Diabetes: Understanding the Pathophysiology
To understand the pathophysiology of diabetes, we need to first know how blood glucose level is a function of complex interaction between the gastrointestinal tract, pancreas and liver. Carbohydrate metabolism and action of insulin are the two mechanisms which have an influence on it.
Post-meals, the carbohydrates in our food are broken down into glucose molecules. These glucose molecules are absorbed into the bloodstream which stimulates insulin secretion from the beta-cells of the pancreas. Insulin binds to the specific receptors on the body cells and allows the glucose entry into the cells which utilizes glucose for energy. Both these actions – insulin secretion from pancreas and cellular utilization of glucose – results in lowering of blood glucose levels. This in turn decreases insulin secretion.
Due to certain factors, insulin production and secretion may get alter which affects the blood glucose dynamics
- A decrease in insulin production inhibits entry of glucose into the cells, causing hyperglycemia.
- An increase in insulin secretion enhances entry of glucose into the cells and only a small amount remains in the bloodstream, causing hypoglycemia.
After meals, there is excess glucose in the blood which gets stored in the liver as glycogen. Glycogen acts as an energy pool for our future use. Through a process called glycogenolysis, this glycogen converts into glucose. Liver also converts proteins and fatty acids into glucose (a process known as gluconeogenesis). Both these processes also results in increasing blood glucose levels.
Various hormones play a role in regulating glycemia (blood glucose levels) like,
- Insulin lowers blood glucose levels
- Glucagon, catecholamines, thyroid hormones, and glucocorticoids increase blood glucose levels
Based on the causative factors, there are two types of diabetes:
Type I diabetes
Also known as juvenile onset or insulin-dependent diabetes, Type I diabetes occurs due to autoimmune destruction of pancreatic beta-cells which secretes insulin. There are various factors that can trigger this autoimmune destruction like viral infection, genetics or other diseases.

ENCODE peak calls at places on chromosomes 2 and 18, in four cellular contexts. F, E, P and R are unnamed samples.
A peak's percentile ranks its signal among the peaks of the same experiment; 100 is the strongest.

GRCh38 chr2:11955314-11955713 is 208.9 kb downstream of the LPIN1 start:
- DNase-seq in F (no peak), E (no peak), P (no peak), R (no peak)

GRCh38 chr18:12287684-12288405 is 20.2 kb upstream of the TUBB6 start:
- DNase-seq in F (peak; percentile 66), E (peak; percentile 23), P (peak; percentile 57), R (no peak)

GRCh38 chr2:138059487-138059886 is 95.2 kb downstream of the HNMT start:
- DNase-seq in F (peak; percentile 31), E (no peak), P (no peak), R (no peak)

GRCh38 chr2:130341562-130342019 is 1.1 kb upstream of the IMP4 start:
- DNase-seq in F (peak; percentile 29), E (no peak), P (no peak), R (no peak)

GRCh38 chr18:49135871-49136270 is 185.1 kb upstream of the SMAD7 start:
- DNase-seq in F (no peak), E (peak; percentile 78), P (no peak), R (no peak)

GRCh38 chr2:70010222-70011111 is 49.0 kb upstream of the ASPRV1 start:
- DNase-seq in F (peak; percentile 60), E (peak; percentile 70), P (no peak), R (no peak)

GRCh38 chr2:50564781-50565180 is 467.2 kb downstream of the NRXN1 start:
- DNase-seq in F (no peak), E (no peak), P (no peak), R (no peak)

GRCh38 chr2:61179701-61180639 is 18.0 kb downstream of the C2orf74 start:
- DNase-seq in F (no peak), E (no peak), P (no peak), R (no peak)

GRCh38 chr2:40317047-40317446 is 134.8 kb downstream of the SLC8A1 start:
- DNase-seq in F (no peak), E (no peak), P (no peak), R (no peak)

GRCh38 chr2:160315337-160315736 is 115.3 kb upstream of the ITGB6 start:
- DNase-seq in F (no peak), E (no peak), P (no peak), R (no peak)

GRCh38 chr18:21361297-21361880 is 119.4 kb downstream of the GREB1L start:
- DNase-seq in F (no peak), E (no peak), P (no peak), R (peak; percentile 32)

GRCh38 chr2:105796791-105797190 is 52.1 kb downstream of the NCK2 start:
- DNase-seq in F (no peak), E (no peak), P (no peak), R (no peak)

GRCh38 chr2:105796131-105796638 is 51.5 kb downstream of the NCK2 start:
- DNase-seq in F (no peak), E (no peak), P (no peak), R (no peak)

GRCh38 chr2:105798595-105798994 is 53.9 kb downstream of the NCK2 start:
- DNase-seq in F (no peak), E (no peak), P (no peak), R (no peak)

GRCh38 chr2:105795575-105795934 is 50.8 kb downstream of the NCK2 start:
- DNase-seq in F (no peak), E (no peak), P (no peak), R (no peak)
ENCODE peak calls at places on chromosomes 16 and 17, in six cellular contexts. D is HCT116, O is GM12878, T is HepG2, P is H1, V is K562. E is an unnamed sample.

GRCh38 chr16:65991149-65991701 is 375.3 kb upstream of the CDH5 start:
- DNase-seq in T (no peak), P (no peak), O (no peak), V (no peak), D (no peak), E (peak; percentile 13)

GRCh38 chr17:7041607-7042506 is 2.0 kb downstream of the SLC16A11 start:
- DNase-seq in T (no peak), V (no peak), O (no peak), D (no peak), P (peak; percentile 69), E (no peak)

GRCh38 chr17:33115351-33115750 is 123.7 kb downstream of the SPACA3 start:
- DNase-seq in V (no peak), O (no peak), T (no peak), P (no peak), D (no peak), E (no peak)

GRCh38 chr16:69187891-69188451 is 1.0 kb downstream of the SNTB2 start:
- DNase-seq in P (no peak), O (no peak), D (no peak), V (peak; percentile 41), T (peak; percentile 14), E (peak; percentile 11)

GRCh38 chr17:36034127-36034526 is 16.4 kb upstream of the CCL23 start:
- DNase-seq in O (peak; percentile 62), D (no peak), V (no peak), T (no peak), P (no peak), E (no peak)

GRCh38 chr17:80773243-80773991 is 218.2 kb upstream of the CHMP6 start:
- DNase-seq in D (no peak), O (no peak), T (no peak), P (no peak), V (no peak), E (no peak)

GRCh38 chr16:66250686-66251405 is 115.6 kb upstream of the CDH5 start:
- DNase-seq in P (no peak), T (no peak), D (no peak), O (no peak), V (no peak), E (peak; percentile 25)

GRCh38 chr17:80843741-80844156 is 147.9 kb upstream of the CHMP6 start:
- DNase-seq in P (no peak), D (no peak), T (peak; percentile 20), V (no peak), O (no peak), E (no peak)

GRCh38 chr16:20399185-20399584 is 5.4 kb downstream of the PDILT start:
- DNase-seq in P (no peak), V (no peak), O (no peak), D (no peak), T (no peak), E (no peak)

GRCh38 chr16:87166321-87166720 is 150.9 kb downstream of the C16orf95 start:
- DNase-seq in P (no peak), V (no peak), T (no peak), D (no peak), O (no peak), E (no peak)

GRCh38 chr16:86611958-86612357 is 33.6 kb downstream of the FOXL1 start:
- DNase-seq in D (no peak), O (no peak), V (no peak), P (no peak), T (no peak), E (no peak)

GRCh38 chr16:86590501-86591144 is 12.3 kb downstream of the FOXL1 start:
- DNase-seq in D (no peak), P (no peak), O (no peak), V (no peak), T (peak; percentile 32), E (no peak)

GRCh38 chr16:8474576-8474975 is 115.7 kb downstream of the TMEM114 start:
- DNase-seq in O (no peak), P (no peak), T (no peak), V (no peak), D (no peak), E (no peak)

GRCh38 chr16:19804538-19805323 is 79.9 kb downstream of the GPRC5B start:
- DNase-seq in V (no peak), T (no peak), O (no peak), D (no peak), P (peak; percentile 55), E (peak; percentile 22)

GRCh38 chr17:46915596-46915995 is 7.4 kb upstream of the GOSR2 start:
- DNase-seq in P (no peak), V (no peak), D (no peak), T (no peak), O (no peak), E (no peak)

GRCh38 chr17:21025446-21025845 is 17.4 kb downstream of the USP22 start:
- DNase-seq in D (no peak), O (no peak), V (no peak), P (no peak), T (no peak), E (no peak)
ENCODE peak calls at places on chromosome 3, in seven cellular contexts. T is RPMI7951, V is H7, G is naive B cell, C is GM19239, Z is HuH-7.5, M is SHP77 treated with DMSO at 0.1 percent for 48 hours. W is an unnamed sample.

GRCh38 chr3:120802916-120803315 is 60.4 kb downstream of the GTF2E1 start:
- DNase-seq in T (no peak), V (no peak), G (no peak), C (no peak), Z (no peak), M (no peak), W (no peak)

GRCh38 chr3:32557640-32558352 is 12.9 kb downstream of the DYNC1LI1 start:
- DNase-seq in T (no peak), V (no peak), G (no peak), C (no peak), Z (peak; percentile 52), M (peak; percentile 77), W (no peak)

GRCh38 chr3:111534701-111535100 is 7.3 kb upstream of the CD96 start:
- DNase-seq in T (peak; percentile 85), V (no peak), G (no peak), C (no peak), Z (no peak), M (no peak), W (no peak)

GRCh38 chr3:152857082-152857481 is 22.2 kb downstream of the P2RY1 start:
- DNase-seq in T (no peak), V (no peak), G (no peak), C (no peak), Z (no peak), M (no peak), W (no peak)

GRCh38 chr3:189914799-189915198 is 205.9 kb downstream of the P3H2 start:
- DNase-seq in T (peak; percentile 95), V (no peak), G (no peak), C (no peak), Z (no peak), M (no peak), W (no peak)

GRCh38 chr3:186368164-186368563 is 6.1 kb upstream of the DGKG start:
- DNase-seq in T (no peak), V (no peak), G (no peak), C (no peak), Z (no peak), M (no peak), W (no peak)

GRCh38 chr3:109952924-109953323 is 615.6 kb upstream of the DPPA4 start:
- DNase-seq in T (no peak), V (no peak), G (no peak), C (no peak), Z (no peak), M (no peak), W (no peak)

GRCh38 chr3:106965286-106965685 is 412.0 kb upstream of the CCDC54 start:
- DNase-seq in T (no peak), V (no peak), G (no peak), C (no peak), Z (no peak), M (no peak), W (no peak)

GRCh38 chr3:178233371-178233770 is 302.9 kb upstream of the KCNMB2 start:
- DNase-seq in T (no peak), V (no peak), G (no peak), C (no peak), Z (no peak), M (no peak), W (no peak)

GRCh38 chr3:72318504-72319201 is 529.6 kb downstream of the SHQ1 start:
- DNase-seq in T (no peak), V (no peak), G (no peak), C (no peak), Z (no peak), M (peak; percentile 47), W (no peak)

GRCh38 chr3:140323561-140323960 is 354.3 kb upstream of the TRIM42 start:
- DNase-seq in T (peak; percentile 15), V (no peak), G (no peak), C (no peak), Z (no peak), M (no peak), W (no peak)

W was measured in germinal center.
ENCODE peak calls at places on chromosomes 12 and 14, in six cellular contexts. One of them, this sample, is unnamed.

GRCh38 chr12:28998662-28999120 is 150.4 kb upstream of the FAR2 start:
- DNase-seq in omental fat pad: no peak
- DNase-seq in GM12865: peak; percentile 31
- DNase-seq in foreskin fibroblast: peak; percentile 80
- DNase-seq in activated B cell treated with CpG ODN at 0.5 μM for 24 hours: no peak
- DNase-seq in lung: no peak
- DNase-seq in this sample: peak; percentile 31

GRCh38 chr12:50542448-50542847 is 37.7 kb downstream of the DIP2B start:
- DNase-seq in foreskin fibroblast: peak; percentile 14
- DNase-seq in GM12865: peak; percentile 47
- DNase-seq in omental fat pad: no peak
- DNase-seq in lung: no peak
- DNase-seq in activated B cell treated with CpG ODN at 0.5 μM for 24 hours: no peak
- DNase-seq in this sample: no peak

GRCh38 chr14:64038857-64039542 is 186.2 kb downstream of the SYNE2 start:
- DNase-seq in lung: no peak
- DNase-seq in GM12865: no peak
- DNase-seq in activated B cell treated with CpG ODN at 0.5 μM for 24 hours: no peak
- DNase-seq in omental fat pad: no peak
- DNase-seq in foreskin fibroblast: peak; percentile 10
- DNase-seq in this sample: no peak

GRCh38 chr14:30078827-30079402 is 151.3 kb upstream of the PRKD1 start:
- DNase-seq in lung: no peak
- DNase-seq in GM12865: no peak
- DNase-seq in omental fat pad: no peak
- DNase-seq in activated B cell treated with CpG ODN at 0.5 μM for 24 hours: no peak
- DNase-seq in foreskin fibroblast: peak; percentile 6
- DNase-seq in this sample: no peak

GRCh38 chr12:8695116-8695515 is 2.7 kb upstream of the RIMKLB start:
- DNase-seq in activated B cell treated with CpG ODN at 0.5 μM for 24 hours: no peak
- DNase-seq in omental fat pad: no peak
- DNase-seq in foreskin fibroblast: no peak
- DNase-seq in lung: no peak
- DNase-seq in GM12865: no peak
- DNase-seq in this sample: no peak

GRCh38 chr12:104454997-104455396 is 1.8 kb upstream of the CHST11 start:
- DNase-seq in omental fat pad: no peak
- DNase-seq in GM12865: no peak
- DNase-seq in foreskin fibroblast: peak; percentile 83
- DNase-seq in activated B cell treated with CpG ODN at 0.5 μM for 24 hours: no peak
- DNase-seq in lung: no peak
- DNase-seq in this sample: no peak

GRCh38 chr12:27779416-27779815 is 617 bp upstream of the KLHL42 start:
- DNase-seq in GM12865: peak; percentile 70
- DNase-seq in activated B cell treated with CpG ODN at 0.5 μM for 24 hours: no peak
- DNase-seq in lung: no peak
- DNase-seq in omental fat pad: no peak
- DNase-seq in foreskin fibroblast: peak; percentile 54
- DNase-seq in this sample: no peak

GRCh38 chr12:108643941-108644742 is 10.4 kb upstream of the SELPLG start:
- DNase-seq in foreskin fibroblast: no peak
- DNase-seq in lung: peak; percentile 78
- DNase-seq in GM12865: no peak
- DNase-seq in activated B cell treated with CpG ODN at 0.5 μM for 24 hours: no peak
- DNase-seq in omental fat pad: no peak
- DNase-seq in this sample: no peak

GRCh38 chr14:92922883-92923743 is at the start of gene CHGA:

Usually the onset of Type I diabetes is sudden and occurs before the age of 30 years.
A major complication of Type I diabetes is diabetic ketoacidosis (DKA). In the absence of insulin, glucose molecules are unable to enter into cells. Then how will cells meet their energy needs? Cells break down fat into glycerol and fatty acids (a process called lipolysis). Glycerol changes into glucose and fatty acids give ketones. Glucose is utilized but ketones lie in the body fluids and are excreted in the urine along with excessive water. Stress or infection in a diabetic patient may lead to DKA which if left untreated, may lead to electrolyte imbalance and coma or death. Chronic hyperglycaemic individuals who do not control their intake of glucose or do not administer insulin regularly are at higher risk.
Type 2 Diabetes
Genetic factors, obesity, age and inactive lifestyle are the major risk factors for type 2 diabetes. There are three disorders which may lead to Type 2 diabetes:
- peripheral resistance to insulin, especially in muscle cells;
- increased production of glucose by the liver; and,
- altered pancreatic insulin secretion.
All the above lead to high blood glucose levels (hyperglycemia). Generally type 2 diabetes patients have a slow onset of the disease and go unnoticed for years. The high blood glucose levels also have negative effects on the other organs. The excess glucose is excreted in the urine with water loss. It may lead to dehydration, electrolyte imbalance and acidic pH.